Owens, 105 So.3d 430, 434 (Ala. 2012) (quoting Ex parte Montgomery Cnty. Bd. of Educ., 88 So.3d
The court's analysis is buttressed by the fact that the Eleventh Circuit has recently reached the same conclusion in an unpublished decision.
Keeler v. Florida Dept. of Health, Div. of Disability Determinations, 397 Fed.Appx. 579, 582, 2010 WL 3724476, *3 (11th Cir. 2010) ("the abrogation
provisions of the FLSA, though explicitly intending to abrogate sovereign immunity, were not a valid exercise of congressional power, as they were not
enacted under § 5 of the Fourteenth Amendment." The court's analysis supra largely tracks that expressed in the Keeler decision.
837, 842 (Ala. 2012)); see also Ex parte Dangerfield, 49 So.3d 675, 681 (Ala. 2010); Burgoon v.
Alabama State Dep't of Human Res., 835 So.2d 131, 132-33 (Ala. 2002).
Plaintiff's Response to Defendants' Motion to Dismiss argues that calculating and paying
back pay is a ministerial task and that Plaintiffs may seek injunctive relief ordering the individual
Defendants to perform that task. However, an order that "directs defendants to pay employees," or
"declares that the plaintiffs are entitled to back pay; liquidated damages; attorney fees and adjust
current salary" is still an order for the payment of money damages to Plaintiffs. Section 14
immunizes the individual defendants sued in their official capacities from any claim for monetary
damages. Harris v. Owens, 105 So.3d at 434. "An award of back pay is 'retroactive relief' and
'would constitute the payment of money damages from the state treasury in a suit against state
officials.'" Poindexter v. Department of Human Resources, 2013 WL 2237865 * 8 (M.D. Ala. 2013)
(quoting Lussier v. Dugger, 904 F.2d 661, 669 (11th Cir.1990) (noting that absent abrogation,
retroactive payment of salary and benefits is not prospective injunctive relief and is therefore barred
by the Eleventh Amendment)); see also Edelman v. Jordan, 415 U.S. 651, 664-71 (1974) (holding
that court may enjoin state official's future conduct, but may not grant retroactive monetary relief that
the state will pay); see also Cobb v. Alabama, 2011 WL 3666696 *3 (M.D. Ala. 2011) (declining
to award back pay with respect to an official capacity claim), Earl v. Dupree, 2001 WL 36152178
*2 (S.D. Ala. 2001) (same).
Furthermore, as to relief sought on behalf of current employees seeking appropriate
calculation of wages in the future, "the right to bring an action for injunctive relief [for payment of
wages] under the Fair Labor Standards Act rests exclusively with the United States Secretary of
Labor." Powell v. State of Fla., 132 F.3d 677, 678-79 (11th Cir. 1998) (citing 29 U.S.C. §§ 211(a),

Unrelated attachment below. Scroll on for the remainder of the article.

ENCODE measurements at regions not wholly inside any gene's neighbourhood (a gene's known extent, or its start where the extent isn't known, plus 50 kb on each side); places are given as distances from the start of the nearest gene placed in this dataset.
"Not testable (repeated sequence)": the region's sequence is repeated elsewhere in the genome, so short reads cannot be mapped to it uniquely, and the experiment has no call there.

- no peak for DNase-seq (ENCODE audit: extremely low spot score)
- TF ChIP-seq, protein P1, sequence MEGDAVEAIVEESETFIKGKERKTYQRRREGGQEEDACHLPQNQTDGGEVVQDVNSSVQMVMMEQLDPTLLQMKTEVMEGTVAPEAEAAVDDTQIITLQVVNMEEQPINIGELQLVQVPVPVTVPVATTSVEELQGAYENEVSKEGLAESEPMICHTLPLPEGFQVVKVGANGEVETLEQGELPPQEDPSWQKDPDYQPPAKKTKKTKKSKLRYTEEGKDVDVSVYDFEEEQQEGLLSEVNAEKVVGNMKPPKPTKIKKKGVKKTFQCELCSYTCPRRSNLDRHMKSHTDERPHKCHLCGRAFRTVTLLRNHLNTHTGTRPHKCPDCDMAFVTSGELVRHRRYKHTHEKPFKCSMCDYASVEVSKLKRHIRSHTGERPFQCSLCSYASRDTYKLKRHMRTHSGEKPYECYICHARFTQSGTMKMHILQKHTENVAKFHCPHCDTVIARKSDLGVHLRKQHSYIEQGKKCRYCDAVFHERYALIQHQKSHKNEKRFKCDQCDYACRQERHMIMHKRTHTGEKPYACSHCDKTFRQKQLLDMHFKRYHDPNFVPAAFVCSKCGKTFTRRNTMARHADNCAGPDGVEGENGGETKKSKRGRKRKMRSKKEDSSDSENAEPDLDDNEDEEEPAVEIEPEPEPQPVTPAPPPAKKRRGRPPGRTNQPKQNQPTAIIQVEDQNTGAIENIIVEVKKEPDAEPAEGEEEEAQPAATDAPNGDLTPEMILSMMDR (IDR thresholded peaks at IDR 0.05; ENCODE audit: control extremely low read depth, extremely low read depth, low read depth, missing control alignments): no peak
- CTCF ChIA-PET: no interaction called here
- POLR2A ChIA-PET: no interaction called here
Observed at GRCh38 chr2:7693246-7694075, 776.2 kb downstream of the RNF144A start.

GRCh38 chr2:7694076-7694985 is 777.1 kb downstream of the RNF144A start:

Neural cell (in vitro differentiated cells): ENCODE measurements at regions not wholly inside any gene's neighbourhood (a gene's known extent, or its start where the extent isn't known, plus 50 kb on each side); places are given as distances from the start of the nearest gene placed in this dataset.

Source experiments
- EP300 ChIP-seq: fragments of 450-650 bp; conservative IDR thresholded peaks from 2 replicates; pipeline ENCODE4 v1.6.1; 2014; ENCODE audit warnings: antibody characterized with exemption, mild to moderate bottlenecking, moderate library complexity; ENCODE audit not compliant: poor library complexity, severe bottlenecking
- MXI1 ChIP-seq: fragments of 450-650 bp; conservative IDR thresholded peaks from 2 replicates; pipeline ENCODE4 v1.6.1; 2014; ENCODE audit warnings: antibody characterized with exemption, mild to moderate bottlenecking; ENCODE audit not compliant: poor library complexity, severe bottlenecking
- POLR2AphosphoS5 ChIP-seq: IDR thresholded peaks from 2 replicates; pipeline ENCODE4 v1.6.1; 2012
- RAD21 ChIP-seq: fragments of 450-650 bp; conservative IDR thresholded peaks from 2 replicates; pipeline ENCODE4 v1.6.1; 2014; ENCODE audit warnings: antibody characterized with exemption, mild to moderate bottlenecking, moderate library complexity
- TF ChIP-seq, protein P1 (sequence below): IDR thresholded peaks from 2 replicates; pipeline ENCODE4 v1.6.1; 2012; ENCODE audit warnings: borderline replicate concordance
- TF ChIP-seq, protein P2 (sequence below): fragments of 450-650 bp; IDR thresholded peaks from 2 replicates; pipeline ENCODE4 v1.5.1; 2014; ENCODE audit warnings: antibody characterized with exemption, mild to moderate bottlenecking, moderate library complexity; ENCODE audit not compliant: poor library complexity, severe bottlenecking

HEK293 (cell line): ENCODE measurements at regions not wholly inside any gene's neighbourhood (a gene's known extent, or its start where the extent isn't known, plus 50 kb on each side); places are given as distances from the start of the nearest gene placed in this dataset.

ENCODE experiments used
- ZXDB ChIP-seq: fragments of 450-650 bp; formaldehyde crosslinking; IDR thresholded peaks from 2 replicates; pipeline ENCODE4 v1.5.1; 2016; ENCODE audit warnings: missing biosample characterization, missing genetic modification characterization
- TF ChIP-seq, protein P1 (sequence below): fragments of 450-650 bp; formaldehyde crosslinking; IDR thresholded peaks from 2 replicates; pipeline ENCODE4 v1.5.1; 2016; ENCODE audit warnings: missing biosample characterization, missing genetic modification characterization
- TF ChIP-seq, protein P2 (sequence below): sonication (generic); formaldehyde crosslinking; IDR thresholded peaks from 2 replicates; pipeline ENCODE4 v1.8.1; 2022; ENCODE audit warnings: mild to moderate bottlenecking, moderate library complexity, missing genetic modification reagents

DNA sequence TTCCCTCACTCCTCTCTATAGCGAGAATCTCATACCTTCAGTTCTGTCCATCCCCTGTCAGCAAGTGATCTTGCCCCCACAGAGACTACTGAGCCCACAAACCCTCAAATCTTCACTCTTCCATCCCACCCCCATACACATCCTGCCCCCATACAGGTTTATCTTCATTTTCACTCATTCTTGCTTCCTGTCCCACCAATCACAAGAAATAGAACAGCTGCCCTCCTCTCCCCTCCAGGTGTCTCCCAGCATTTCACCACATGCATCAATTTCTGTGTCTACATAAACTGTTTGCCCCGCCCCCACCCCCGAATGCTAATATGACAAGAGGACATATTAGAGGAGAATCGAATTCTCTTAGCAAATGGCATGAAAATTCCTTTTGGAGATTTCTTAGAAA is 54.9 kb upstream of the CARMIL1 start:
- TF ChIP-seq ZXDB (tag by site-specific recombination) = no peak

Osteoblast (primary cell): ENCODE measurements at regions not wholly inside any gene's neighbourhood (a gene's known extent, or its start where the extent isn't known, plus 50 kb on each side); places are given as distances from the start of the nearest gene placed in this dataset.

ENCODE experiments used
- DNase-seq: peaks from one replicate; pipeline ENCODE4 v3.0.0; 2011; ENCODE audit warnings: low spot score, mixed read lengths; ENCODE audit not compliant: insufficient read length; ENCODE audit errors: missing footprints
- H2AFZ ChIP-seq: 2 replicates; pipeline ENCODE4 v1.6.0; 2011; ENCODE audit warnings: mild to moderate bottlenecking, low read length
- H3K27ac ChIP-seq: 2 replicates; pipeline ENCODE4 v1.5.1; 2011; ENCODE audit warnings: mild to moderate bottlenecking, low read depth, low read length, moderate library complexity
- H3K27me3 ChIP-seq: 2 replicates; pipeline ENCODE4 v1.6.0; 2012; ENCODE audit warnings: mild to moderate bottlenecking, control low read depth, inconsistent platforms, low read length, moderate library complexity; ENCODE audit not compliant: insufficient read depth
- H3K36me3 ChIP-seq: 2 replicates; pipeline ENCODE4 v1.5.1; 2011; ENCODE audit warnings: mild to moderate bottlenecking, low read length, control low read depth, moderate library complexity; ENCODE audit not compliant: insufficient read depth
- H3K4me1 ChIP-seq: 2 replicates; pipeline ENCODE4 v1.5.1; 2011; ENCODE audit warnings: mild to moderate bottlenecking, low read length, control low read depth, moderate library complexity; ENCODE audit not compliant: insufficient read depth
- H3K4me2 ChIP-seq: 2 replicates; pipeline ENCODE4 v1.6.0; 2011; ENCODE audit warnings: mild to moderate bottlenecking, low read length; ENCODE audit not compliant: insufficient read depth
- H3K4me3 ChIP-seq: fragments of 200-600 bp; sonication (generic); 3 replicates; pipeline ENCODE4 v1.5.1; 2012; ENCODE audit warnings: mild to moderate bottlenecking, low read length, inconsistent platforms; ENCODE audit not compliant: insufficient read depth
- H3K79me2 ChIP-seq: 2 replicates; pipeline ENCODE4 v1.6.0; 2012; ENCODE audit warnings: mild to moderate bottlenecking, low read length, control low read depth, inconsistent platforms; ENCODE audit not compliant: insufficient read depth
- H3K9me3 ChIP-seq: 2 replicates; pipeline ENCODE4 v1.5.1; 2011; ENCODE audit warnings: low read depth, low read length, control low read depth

216(b) (1994)). 2
In certain circumstances, state officials may be subject to suit, despite the Eleventh
Amendment, under the "fiction" of Ex parte Young, 209 U.S. 123 (1908). That fiction allows an
individual to obtain a federal injunction against a state officer to force the officer to comply with
federal law. Id. at 160. In determining whether Young's exception to sovereign immunity applies,
"a court need only conduct a 'straightforward inquiry into whether [the] complaint alleges an ongoing
violation of federal law and seeks relief properly characterized as prospective.'" Verizon Maryland,
Inc. v. Public Service Comm. of Maryland, 535 U.S. 635, 645 (2002) (quoting Idaho v. Coeur
d'Alene Tribe of Idaho, 521 U.S. 261, 296 (1997)). The court need not look to the merits of the suit
to determine whether Young applies; an allegation in the complaint will suffice.
However, "[t]he Ex parte Young doctrine does not apply in two cases: it cannot be used (1)
to compel an executive official to undertake a discretionary task; and/or (2) if the suit is, in reality,
against the state." Seminole Tribe of Florida v. State of Fla., 11 F.3d 1016, 1028 (11th Cir. 1994).
It is apparent that this action is not in reality against state officials in an attempt to force them to
follow federal law; rather, this action is against the state for the payment of wage damages in
accordance with the FLSA. As a result, the doctrine of Ex parte Young does not apply.
For the foregoing reasons, Defendants' Motion to Dismiss is due to be granted. A separate
order will be entered.
Of course, "the FLSA permits employees to obtain preliminary injunctive relief to address violations of the Act's antiretaliation provision."
Bailey v. Gulf Coast Transp., Inc., 280 F.3d 1333, 1337 (11th Cir. 2002). But that provision is not applicable here.
DONE and ORDERED this
day of August, 2013.
R. DAVID PROCTOR
UNITED STATES DISTRICT JUDGE
Disclaimer: Justia Dockets & Filings provides public litigation records from the federal appellate and district courts. These filings and docket sheets should not be considered findings of fact or liability, nor do they necessarily reflect the view of Justia.
Why Is My Information Online?